American painter Thomas Kinkade passed away on Good Friday, April 6, at age 54, leaving a legacy that former friend Terry Sheppard called “a story of triumph and tragedy.” Kinkade was reputed to be “the most collected living artist in the United States,” with reproductions of his thousand paintings in an estimated five percent of American homes.
Kinkade called himself the “Painter of Light.” His paintings feature glowing highlights in idyllic settings such as gardens, streams, stone cottages, main streets, snow scenes, churches, Christian images and such popular American icons as the Indianapolis Speedway, Disneyland and Yankee Stadium. Art critics dismissed his work as tacky and sentimental, but his work was very popular with ordinary people. Kinkade put considerable effort into commercializing his work, and his company, Media Arts Group Inc., brought in tens of millions of dollars from prints of his paintings, as well as reproductions on calendars, greeting cards and coffee mugs.
Kinkade spoke very clearly about his Christian faith. He was a church member, and donated and raised money for the Salvation Army, World Vision, the Make A Wish Foundation and other charities.
However, a darker side also became more visible in Kinkade’s later years. As the American economy went into recession in the last few years, many of the hundreds of Thomas Kinkade Signature Galleries began losing money, went bankrupt or closed, leading some of those who had bought franchises to make accusations of fraud and misrepresentation and launch lawsuits. Kinkade’s own company faces significant financial problems.
As well, a growing alcohol addiction led Kinkade to exhibit crude and bizarre behaviour, including a DUI conviction in 2010. Kinkade and his wife Nanette had four daughters, all named after famous painters, and all given the second name “Christian.” However, Nanette filed for divorce two years ago, and Kinkade was living with his girlfriend Amy Pinto when he died. Pinto said he died peacefully in his sleep due to natural causes, but there are reports that he had been drinking heavily all night and that police had previously been called to the house for domestic disturbances. The results of an autopsy have not yet been made public.
Terry Sheppard, a former Kinkade friend and vice president Media Arts Group Inc., parted ways with the painter in 2003.
Dan Wooding, founder of ASSIST Ministries, interviewed Kinkade about 13 years ago. After Kinkade’s death Assist News Service re-released an article based on that interview.
“My goal is to touch all people, to bring peace and joy into their lives through the images I create, and I see my art as a ministry tool to share Jesus Christ with the masses,” Kinkade said in that interview. “I became a Christian in 1980, when I was about 22 years old, and I would say that when I was saved, my art got saved. It was then that a very interesting transition began in my life. I started to see the characteristic of light begin to develop within my work. The darkness was leaving and the light was beginning to break forth.”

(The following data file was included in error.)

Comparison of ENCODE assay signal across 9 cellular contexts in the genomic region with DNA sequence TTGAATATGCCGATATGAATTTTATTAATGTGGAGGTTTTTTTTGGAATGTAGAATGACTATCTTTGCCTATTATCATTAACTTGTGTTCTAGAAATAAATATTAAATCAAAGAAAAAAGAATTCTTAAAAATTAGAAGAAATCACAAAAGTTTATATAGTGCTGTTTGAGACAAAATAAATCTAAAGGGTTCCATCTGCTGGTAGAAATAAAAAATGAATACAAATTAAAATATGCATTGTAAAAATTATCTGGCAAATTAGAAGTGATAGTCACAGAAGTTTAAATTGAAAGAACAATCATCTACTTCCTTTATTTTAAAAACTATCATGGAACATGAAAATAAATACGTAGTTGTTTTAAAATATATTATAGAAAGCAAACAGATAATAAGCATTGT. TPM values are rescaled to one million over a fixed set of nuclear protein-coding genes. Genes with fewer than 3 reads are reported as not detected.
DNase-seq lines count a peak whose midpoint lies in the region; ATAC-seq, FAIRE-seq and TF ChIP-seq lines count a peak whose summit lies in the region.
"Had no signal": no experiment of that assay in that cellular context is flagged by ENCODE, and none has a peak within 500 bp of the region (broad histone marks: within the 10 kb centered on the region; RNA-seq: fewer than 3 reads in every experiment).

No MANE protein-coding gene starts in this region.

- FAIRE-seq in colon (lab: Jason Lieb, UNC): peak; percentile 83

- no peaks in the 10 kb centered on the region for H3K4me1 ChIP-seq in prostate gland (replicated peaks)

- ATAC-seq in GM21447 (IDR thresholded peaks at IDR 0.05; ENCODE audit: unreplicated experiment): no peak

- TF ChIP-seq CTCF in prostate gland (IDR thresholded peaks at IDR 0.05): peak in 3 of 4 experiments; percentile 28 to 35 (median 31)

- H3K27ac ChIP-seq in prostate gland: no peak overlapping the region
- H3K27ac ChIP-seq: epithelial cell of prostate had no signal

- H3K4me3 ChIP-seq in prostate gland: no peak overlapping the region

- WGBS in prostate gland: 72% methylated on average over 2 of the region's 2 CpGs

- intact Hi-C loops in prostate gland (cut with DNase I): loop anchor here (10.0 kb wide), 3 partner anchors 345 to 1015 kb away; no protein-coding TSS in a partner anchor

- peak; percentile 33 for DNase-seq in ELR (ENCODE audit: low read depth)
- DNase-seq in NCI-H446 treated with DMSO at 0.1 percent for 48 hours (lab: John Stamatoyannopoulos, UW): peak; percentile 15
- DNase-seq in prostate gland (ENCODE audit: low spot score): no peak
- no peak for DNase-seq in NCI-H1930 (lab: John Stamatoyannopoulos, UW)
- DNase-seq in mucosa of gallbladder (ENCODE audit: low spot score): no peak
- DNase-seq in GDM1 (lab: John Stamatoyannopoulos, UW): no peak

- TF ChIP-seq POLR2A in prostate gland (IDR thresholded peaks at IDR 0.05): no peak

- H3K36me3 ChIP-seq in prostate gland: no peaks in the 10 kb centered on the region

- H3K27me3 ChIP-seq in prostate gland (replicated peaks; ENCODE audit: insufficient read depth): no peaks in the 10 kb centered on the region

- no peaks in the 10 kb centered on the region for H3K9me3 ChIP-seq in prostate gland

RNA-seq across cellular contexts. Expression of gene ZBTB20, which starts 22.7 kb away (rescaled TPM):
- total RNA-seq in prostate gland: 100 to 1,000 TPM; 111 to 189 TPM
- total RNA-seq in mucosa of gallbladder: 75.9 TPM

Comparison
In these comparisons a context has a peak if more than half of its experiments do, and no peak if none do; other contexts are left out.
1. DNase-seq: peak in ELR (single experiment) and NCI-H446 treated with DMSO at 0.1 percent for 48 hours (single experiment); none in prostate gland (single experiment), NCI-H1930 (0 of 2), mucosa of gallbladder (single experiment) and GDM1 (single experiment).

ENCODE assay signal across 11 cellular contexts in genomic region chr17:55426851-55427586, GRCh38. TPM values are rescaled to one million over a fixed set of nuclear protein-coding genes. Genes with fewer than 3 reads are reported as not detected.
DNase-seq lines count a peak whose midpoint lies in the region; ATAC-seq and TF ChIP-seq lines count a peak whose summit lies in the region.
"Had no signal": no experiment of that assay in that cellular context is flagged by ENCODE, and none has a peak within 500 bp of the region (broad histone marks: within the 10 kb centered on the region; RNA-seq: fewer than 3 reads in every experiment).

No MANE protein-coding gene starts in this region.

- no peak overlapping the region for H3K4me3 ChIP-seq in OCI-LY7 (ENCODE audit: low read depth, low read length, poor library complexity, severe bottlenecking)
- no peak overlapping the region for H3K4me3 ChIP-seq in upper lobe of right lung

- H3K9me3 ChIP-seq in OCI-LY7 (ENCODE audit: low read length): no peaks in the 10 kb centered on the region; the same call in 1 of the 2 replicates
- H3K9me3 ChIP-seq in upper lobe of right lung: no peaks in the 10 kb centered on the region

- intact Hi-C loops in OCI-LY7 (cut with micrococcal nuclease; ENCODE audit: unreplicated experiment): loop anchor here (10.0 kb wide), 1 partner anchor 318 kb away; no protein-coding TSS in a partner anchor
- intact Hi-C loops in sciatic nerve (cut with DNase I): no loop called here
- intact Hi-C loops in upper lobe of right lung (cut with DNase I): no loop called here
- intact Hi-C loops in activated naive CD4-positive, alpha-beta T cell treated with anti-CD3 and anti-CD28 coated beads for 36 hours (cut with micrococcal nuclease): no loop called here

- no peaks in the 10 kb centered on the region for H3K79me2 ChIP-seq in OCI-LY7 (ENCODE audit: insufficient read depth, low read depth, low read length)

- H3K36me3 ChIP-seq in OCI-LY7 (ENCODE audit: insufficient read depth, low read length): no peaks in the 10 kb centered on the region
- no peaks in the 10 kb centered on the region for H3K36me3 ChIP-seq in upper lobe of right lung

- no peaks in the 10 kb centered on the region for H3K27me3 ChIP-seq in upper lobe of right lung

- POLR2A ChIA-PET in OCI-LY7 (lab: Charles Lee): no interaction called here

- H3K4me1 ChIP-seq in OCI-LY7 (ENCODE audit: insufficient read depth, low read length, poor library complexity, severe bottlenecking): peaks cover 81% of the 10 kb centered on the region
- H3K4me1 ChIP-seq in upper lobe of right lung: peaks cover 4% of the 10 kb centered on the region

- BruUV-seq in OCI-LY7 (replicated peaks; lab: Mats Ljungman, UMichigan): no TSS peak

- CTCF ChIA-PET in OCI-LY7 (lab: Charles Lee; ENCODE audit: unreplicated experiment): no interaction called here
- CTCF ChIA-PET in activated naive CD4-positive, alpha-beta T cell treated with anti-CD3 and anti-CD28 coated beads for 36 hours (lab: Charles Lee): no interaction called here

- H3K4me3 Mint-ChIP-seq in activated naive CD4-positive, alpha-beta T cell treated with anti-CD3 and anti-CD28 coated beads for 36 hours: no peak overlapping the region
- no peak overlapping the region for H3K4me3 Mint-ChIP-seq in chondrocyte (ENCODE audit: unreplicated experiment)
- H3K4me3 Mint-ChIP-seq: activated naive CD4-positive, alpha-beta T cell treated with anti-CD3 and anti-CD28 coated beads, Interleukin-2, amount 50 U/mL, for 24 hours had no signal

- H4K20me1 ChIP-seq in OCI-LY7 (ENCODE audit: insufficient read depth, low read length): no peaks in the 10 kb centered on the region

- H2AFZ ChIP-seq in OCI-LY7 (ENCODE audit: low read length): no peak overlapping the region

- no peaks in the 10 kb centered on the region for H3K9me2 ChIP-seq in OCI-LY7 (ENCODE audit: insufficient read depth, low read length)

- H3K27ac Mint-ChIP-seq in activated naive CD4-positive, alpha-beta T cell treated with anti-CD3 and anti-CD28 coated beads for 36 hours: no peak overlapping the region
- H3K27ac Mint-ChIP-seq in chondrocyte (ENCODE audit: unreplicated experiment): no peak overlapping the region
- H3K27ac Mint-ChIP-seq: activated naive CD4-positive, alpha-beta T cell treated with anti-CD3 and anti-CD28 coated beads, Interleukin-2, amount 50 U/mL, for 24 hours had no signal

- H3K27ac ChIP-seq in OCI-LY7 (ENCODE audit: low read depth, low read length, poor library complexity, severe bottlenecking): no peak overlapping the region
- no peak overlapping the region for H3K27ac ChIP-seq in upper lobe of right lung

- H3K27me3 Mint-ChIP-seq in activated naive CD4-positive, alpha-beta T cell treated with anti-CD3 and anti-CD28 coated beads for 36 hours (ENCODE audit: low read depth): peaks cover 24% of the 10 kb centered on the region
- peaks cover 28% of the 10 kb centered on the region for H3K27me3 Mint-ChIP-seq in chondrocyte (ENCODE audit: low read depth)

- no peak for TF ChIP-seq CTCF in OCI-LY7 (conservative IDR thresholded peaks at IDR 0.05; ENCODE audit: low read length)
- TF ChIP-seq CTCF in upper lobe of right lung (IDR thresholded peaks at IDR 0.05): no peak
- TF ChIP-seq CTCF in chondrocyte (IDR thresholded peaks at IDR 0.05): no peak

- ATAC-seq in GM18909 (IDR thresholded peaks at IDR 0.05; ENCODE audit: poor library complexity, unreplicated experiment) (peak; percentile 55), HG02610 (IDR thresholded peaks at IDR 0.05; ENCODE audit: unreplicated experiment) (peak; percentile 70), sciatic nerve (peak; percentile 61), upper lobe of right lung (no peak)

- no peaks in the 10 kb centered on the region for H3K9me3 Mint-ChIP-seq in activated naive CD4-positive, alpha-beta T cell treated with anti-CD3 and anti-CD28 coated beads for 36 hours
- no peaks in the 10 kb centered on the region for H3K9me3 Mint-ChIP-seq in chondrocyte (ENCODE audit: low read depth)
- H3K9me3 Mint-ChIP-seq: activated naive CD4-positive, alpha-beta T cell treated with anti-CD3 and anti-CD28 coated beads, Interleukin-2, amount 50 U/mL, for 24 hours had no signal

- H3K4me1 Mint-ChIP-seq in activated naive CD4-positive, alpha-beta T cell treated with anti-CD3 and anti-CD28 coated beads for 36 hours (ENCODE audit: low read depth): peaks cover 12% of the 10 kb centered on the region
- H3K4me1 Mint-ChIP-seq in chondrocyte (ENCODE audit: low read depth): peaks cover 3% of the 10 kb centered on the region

Kinkade said that before his conversion, his art was all about himself. “I had little interest in how my art affected other people. In fact, my college professors would constantly make the point that one’s art is all about oneself. It doesn’t matter if someone else understands or likes it. It doesn’t matter if they purchase it. All that matters is you. It was art as self-expression, as opposed to any concern for, or consciousness of an audience, or any desire to impact other people.” In contrast, Kinkade said, “When I became a Christian, I began to challenge that notion. To this day, I find it odious that that notion is fostered within the arts. It is very self-serving and a self-absorbed kind of approach to creativity that really is ineffective. In fact, artists have fought the wrong battle over the past 75 to 100 years. The battle has been one for the freedom of expression … Artists have won that battle, but, in the meantime, they’ve lost the war for cultural relevancy and a positive impact on society.”
Kinkade continued, “There was a time when artists were cultural leaders, revered within society as visionaries, people who might point the way to a better world, a better life … All that began to change with the advent of hyper-individualism in the late 19th century, which said one must be apart from society, an outsider.” It has become unfashionable for artists to say that they want to have their work accepted, Kinkade said. “Yet, secretly, that’s what every artist really desires—not only to be accepted, but also to have their life and their work mean something.”